There are three different ways of playing online. You can join or host a LAN game, join a game via IP address, or find someone through the Metaserver. The Metaserver is free and you can setup an account upon registering your game. You can play against or cooperatively with up to thirty two players online. Since these games are a bit long, you can save and resume them…phew!

What does the Vae Victus expansion offer?

There are now characters in this game with different personality traits and unique agendas. I found it humorous that most of the ambitions of these people were to get married and have a son. You have the power to grant them titles, smear their reputation, imprison, or assassinate them. Depending on your actions, you can gain or lose their loyalty. There will be squabbles between them; can you appease everybody? As a republic, every action you make has to be blessed by the senate. If your decisions are not to their liking, they will turn against you. You can pass laws that will favor the government, the rich, or the poor. Every decision has a trade off and the country’s stability will be impacted. When the stability drops, revolts are likely, especially in the provinces you conquer.


The graphics are unique in this game. The amount of detail you see depends on how zoomed in you are on the map. If you’re zoomed all the way out you just see land and water. If you zoom in a little bit more you will see names of the provinces. Finally, if you zoom in even more you will see forts, battles, construction, and moving water. There’s truly nothing mind-blowing graphically in this game, but it’s really not needed.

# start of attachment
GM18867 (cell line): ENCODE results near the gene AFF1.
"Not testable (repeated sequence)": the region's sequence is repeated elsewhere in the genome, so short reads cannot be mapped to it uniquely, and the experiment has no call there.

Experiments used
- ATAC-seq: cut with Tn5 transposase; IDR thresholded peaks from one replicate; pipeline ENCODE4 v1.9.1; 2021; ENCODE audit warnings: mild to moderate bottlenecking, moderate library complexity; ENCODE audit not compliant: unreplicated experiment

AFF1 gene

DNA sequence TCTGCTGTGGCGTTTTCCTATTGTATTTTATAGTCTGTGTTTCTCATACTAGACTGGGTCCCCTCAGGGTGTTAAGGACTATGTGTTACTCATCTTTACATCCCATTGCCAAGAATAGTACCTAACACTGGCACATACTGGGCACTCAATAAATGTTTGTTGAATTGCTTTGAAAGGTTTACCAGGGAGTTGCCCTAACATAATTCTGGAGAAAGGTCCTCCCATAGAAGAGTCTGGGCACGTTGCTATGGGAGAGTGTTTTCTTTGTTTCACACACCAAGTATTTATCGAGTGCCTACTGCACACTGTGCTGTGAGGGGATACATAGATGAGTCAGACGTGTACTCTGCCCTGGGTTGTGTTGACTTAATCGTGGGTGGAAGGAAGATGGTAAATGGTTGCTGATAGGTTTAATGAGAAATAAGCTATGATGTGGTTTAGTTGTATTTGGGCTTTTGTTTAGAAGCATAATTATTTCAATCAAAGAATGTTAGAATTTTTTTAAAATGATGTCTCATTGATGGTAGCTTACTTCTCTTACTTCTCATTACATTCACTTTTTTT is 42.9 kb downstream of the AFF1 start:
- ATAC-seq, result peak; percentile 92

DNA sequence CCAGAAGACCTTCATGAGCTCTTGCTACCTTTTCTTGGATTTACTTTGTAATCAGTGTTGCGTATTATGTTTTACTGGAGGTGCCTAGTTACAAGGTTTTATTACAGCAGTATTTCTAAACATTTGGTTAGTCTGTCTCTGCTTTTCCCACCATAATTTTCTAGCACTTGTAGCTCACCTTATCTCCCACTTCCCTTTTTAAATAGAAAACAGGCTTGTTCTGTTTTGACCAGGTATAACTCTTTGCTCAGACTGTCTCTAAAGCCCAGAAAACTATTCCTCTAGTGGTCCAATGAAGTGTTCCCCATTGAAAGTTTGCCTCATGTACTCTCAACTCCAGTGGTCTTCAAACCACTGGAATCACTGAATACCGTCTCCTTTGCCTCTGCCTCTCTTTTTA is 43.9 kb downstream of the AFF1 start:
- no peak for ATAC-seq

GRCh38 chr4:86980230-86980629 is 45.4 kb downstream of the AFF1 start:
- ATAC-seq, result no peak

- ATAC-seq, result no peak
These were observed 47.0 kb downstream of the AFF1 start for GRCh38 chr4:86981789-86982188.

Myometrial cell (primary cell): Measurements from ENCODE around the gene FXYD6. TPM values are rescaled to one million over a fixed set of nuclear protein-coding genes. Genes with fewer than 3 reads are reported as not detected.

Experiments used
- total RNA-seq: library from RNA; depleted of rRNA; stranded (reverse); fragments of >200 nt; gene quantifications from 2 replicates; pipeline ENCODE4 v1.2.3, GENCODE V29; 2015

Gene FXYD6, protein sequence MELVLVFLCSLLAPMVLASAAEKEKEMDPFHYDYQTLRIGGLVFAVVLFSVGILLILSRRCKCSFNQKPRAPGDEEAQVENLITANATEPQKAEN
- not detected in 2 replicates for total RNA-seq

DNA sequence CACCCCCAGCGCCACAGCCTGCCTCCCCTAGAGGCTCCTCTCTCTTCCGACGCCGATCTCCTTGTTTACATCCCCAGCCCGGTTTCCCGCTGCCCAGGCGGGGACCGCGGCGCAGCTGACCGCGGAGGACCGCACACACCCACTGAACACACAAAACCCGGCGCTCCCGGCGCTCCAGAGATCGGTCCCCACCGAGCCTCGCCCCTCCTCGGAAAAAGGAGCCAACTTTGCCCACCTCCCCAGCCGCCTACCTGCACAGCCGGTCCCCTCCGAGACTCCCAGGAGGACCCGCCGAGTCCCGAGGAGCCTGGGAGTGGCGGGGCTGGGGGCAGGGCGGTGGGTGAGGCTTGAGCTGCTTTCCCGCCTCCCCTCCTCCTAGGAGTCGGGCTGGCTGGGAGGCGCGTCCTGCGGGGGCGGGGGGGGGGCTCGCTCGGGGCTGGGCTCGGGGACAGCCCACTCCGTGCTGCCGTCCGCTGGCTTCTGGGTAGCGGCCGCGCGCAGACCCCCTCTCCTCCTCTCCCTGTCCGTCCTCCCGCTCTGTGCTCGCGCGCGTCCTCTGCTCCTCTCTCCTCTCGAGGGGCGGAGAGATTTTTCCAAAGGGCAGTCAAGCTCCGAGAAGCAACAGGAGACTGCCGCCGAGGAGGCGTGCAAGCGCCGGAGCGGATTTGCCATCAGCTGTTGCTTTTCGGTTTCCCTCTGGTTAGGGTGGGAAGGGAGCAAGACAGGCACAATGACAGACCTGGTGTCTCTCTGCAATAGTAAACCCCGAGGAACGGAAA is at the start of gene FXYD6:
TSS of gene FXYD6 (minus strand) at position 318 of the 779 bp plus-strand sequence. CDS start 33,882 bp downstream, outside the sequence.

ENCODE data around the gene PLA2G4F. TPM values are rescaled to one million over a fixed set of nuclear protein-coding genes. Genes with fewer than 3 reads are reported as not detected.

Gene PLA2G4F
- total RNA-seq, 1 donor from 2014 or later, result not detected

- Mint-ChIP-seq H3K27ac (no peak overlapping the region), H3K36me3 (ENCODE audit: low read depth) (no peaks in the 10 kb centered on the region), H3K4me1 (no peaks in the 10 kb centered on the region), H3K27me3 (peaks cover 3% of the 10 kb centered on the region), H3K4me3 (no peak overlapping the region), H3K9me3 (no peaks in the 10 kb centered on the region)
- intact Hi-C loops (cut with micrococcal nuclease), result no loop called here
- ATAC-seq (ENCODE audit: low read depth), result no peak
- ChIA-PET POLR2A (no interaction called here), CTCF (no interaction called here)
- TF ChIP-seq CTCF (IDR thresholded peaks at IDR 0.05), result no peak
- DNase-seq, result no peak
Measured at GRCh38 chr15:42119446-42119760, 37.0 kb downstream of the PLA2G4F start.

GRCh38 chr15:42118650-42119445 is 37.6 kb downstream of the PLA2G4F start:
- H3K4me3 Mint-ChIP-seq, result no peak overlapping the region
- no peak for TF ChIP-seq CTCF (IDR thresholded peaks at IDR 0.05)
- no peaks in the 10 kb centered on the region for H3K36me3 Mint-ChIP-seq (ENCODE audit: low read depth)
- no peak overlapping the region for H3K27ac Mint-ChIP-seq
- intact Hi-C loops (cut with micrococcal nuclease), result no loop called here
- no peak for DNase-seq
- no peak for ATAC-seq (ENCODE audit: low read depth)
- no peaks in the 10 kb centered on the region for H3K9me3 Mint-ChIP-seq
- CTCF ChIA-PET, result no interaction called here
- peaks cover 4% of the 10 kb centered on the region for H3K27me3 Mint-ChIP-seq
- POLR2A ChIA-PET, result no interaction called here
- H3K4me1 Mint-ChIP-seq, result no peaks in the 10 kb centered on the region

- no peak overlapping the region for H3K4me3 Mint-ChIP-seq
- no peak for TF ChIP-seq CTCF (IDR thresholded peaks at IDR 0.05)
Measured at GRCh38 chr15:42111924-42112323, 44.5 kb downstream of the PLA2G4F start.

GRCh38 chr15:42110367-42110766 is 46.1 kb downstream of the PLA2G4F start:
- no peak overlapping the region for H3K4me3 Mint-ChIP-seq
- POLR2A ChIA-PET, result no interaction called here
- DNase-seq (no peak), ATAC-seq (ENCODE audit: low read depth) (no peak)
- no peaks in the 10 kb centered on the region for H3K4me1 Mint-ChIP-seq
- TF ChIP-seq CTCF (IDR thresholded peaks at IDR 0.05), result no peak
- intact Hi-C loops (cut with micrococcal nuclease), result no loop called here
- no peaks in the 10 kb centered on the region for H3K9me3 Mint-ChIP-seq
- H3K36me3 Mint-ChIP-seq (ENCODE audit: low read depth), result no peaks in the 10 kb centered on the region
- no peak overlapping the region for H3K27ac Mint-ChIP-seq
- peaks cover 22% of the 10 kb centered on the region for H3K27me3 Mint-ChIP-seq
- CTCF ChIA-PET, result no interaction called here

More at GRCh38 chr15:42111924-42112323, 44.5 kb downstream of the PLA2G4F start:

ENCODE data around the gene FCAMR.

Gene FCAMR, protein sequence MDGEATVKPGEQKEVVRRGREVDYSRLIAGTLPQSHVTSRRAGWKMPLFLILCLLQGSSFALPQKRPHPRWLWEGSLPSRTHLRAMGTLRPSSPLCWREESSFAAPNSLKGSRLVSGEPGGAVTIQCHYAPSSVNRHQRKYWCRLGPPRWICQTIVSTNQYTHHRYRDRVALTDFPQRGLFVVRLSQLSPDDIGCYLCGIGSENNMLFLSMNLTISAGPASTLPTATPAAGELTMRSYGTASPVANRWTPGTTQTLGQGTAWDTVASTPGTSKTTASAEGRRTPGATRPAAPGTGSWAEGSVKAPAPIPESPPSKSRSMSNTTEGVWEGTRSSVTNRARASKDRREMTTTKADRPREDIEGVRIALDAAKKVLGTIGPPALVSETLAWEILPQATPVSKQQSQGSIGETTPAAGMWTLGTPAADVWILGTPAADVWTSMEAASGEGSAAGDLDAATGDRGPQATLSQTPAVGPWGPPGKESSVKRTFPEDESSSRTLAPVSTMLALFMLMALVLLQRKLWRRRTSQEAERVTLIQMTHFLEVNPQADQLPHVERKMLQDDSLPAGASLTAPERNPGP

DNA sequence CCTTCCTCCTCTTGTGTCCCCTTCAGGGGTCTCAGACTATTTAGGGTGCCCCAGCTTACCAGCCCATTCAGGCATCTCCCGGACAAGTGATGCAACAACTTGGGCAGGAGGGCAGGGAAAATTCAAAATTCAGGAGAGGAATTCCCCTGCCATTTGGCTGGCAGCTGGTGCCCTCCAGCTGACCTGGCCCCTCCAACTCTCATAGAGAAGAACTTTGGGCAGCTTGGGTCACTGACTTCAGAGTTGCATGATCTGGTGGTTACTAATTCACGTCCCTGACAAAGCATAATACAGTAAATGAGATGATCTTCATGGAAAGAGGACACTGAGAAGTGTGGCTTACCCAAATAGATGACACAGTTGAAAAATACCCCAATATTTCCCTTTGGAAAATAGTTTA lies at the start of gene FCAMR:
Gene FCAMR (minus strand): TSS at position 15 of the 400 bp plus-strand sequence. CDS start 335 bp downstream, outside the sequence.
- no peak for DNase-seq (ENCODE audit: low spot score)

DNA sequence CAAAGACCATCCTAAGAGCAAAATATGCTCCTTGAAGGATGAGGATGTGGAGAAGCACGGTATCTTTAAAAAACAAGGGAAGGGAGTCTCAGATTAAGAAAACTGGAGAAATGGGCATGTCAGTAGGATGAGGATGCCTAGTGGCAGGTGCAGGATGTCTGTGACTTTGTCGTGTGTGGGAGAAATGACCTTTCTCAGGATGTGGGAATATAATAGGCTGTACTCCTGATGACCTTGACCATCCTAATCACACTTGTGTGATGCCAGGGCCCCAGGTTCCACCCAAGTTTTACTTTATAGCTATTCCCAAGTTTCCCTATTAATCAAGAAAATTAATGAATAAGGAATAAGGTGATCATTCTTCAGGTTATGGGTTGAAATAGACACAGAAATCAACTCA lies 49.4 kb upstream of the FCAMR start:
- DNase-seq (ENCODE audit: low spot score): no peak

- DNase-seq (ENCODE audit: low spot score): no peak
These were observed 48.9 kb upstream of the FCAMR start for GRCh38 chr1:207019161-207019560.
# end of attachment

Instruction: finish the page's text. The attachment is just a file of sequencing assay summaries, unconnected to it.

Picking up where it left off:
After the intro movie, there is no voice acting. Any communication in the game is done through message prompts. There are basic sound effects like money going into a bank when your nation is prospering, and other similar sounds. The background music is very good and pleasant to listen to.


There are many different menus you’ll have to familiarize yourself with so there’s definitely a learning curve but it’s not too bad. All of the menus are explained in the tutorials. I highly recommend going through the tutorials before just jumping in. Once you learn the game’s interface, you’ll find that it’s decent. There are some handy features like a province finder that’s very useful.


When you’re zoomed in and looking at a battle, you just see a simple animation of one soldier attacking another. There is no bloodshed. Most of the religions featured in this game are pagan; then again it’s before Christ. Lastly, this game features bribing and assassination as a means to prosper.

Final Thoughts

For the retail price of $25 this is a great buy. You save $5 by buying it in a bundle. Even though this game is pretty complex, it’s very fun and worth checking out. The possibilities are infinite and the replay value is endless. I truly believe that strategy gamers and history buffs will enjoy this game tremendously.

Final Score
Game Play 19/20
Graphics 7/10
Sound 7/10
Controls 4/5
Stability 5/5
Appropriateness 42/50 (violence & occult references)

Overall 84%

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Cheryl Gress

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Christ Centered Gamer looks at video games from two view points. We analyze games on a secular level which will break down a game based on its graphics, sound, stability and overall gaming experience. If you’re concerned about the family friendliness of a game, we have a separate moral score which looks at violence, language, sexual content, occult references and other ethical issues.